Financial Management/ Planning

New Survey on Parents’ Concerns About Their Children’s Money Management Skills

Ten Teen Money Myths Exposed

Washington, DC – Today, the Consumer Federation of America (CFA) released a new survey revealing how parents view their responsibility, competence, and chances for success of financially educating their children.  Little more than half (53%) of a representative sample of American parents (with children under 18 at home) surveyed, indicated that they were “very confident” their children will leave home knowing how to manage money.

Moreover, nearly three-fifths (59%) of parents surveyed said they would find it useful for them and their children to have available a new free website featuring hard-hitting messages about using checking and credit that were communicated by young adults through short videos., a web-driven group of programs uniquely targeted to teach young people about money and financial responsibility, is now making available just such a free website.

New CFA Money Management Survey Focuses on Parents’ Concern

Parents feel responsible for the financial education of their children, but not all feel confident to undertake this education, and even more are not confident their children will leave home knowing how to manage money, credit, and debt.  Nearly all parents surveyed (98%) said they felt very or somewhat responsible for teaching their children how to manage money, credit, and debt, with 86% saying they felt very responsible.  But only 73% said they were “very capable” of providing this instruction.  And little more than half (53%) said they were “very confident” their children will leave home knowing how to manage money, credit, and debt.

“Nearly all parents feel responsible for the financial education of their children, but little more than half are very confident their kids will leave home knowing how to manage money, credit, and debt,” said CFA Executive Director Stephen Brobeck.  “ represents an important new financial tool to help parents educate their children,” he added.

The CFA survey was undertaken by Opinion Research Corporation, which identified and surveyed, by phone, 553 representative parents (or guardians) with children under 18 years of age living at home in late August (27-31) 2009.  The survey’s margin of error is plus or minus four percentage points.  A Unique Tool for Parents to Teach Their Children About Money Management is a unique, independent financial resource tool designed to address the financial needs of today’s young people. “Thousands of high school and college-age young people have told us what they believe about money and finances—and the news is not good,” says Will deHoo, 29, Founder and President of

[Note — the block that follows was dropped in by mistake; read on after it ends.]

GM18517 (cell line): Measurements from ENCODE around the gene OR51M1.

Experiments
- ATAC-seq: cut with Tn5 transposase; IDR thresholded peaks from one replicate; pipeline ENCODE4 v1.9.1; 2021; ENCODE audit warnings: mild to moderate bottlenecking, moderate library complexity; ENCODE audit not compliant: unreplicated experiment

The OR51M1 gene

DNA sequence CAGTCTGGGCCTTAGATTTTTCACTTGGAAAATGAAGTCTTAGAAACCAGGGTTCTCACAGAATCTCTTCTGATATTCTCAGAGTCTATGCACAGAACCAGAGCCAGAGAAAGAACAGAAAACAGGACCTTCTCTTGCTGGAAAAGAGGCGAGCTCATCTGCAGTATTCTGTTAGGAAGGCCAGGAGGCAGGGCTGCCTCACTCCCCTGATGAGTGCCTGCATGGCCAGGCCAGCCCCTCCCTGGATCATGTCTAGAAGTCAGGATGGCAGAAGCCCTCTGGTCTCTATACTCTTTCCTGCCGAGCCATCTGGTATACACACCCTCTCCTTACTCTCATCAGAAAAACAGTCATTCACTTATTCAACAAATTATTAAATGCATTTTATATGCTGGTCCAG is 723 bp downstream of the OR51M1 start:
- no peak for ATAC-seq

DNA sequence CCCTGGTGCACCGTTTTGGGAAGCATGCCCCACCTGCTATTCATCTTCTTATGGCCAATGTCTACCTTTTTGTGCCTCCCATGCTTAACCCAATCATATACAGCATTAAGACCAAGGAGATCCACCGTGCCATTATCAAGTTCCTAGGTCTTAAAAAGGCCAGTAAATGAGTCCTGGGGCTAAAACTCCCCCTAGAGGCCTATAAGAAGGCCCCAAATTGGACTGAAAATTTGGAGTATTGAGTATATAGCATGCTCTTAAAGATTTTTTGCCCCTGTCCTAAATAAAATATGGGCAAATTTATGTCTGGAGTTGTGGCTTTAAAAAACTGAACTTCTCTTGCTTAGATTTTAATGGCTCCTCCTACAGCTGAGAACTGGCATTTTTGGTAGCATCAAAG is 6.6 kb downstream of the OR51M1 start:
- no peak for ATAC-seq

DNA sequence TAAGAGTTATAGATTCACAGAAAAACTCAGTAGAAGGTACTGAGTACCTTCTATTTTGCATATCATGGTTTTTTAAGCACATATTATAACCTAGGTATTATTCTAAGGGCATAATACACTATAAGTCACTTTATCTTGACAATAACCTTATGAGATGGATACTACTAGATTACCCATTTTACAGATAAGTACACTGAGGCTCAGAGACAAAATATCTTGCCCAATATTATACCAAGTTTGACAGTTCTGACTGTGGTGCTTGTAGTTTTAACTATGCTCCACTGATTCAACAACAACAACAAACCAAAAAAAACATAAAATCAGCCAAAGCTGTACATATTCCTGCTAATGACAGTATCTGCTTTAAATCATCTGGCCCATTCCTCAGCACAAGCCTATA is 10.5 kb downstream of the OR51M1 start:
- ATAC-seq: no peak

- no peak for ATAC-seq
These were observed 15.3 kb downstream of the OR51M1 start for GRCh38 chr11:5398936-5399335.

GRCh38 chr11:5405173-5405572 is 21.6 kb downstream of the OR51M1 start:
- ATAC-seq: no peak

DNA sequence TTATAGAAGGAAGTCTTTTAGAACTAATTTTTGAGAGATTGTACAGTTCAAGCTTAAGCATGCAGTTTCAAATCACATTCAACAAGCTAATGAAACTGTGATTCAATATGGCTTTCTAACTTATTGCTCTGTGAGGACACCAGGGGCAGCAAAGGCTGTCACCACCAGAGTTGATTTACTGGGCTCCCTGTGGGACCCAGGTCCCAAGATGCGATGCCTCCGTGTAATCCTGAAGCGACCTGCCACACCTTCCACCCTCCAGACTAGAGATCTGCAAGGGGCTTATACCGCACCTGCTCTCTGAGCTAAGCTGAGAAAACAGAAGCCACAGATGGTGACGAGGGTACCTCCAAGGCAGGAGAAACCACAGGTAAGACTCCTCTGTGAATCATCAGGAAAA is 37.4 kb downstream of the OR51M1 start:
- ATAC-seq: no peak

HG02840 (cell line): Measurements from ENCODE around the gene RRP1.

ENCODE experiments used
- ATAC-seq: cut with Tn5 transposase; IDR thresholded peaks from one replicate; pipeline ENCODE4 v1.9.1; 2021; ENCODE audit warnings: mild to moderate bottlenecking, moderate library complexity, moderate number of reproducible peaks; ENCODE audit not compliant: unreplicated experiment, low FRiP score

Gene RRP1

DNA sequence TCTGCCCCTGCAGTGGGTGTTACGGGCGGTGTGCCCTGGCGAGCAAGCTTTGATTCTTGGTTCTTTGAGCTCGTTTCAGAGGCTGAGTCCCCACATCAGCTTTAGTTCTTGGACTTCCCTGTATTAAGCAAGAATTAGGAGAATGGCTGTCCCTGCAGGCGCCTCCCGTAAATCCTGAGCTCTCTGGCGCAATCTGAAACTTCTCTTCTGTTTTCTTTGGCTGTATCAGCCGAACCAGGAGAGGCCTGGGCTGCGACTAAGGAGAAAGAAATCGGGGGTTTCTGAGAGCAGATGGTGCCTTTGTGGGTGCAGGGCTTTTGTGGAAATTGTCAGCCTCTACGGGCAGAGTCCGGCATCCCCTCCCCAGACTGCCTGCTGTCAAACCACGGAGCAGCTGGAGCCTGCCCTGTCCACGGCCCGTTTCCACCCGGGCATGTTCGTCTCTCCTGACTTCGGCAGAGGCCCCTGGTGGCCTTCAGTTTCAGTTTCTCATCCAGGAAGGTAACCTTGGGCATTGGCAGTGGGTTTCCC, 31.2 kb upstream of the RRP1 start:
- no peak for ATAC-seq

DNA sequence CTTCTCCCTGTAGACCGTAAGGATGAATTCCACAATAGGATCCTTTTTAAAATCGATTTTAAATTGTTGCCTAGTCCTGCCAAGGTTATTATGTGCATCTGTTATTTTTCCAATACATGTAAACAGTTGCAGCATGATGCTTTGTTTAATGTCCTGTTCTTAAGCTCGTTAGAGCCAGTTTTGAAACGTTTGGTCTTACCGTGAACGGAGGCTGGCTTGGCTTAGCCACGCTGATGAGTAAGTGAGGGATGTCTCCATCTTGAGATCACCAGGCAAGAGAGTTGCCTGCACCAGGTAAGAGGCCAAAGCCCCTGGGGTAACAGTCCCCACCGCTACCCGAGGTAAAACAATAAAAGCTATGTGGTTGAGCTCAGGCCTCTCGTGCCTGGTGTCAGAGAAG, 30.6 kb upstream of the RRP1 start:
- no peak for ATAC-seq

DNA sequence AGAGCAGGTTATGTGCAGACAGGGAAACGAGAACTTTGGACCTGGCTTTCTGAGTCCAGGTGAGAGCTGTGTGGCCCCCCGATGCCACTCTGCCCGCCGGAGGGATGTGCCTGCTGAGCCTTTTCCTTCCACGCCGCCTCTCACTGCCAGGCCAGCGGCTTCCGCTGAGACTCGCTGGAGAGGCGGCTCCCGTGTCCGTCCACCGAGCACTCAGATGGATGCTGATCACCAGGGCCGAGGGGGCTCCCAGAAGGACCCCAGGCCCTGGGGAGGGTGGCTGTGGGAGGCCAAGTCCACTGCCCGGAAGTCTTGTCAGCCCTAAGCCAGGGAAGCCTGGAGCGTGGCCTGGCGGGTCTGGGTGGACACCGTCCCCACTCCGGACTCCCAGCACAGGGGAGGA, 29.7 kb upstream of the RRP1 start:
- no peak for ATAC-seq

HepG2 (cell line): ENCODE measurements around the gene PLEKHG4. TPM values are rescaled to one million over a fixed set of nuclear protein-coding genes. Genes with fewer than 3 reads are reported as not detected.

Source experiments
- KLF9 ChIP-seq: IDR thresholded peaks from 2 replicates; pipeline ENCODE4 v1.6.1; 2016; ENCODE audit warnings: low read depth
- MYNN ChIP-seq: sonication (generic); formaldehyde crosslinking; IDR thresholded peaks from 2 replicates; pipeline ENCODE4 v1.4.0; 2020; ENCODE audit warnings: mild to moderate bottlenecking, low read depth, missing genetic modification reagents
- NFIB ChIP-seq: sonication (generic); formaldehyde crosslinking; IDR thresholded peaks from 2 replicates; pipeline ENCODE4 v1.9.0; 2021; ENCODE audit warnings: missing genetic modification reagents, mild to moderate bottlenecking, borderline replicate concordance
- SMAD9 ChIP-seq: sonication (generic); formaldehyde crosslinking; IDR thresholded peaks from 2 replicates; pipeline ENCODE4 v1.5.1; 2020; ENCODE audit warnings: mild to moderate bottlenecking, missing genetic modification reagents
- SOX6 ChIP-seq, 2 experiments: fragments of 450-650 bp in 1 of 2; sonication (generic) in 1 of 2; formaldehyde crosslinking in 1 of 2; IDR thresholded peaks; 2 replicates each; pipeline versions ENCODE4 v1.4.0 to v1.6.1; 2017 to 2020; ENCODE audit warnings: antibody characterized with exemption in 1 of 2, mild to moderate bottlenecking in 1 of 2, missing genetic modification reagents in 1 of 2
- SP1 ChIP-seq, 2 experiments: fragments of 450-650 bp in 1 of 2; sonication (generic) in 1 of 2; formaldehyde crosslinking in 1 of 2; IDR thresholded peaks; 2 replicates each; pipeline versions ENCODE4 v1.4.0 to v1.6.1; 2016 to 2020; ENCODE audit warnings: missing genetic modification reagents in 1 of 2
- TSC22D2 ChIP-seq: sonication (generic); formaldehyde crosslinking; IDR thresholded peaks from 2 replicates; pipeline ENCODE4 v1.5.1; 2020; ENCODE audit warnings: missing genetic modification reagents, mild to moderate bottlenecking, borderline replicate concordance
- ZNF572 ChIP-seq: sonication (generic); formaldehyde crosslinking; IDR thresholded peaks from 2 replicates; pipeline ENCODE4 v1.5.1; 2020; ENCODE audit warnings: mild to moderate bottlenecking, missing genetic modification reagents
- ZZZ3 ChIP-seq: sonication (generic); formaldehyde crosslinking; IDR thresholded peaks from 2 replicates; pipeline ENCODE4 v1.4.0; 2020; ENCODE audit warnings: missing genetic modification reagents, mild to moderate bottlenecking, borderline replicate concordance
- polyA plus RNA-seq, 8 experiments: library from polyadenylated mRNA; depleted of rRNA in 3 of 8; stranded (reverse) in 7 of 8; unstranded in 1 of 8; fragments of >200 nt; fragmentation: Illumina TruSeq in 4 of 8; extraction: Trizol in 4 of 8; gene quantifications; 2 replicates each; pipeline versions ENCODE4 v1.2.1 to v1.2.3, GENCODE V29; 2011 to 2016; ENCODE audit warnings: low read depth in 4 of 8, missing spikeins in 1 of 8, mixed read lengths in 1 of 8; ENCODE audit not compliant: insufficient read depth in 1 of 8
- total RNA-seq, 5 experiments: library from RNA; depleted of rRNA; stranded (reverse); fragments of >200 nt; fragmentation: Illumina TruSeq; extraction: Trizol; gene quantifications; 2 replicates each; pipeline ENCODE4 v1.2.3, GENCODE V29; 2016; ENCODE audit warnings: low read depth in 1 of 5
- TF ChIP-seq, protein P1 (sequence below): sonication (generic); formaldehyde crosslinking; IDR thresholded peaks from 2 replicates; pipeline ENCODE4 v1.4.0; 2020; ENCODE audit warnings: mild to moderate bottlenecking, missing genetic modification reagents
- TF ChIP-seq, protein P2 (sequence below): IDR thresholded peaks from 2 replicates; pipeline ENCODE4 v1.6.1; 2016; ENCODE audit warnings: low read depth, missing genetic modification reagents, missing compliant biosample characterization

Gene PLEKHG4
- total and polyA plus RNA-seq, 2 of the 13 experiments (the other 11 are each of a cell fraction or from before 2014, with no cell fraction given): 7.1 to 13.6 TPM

As the basis for, DeHoo developed the following list of financial myths held by the thousands of young people who helped test the programs.

Top Ten Financial Myths Held by 14-21 Year-olds

  1. I don’t have to worry about credit at my age.
  2. Bad credit can’t keep me from getting a job.
  3. All loan companies have the same rates.
  4. All credit cards are alike.
  5. The job of financial advertising is to tell the truth.
  6. It’s OK to bounce a few checks.
  7. It’s OK to make minimum payments on a credit card.
  8. Paying late occasionally can’t hurt my credit.
  9. Fine print isn’t important.
  10. Young people don’t have credit scores. Engages the Young American and Many Educators consists of free online tutorials that provide high school and college-age people separate money management programs in a hip and identifiable format. The programs’ tutorials address the most common misconceptions held by young people—a list of mistaken beliefs deHoo started tabulating six years ago when he began speaking to young Americans about their finances.

For example, speaking to 60 seniors about to graduate from The University of Colorado, deHoo observed:  “They were bright, and engaged—and most of them were already looking for a job. But few knew anything about the practical financial details that, at that moment, were affecting their futures. Only four of the students knew that poor credit could hurt their job opportunities. Many had bounced checks without concern and more were borrowing on one credit card to pay another. Only three out of the 60 even knew their credit score. It was scary.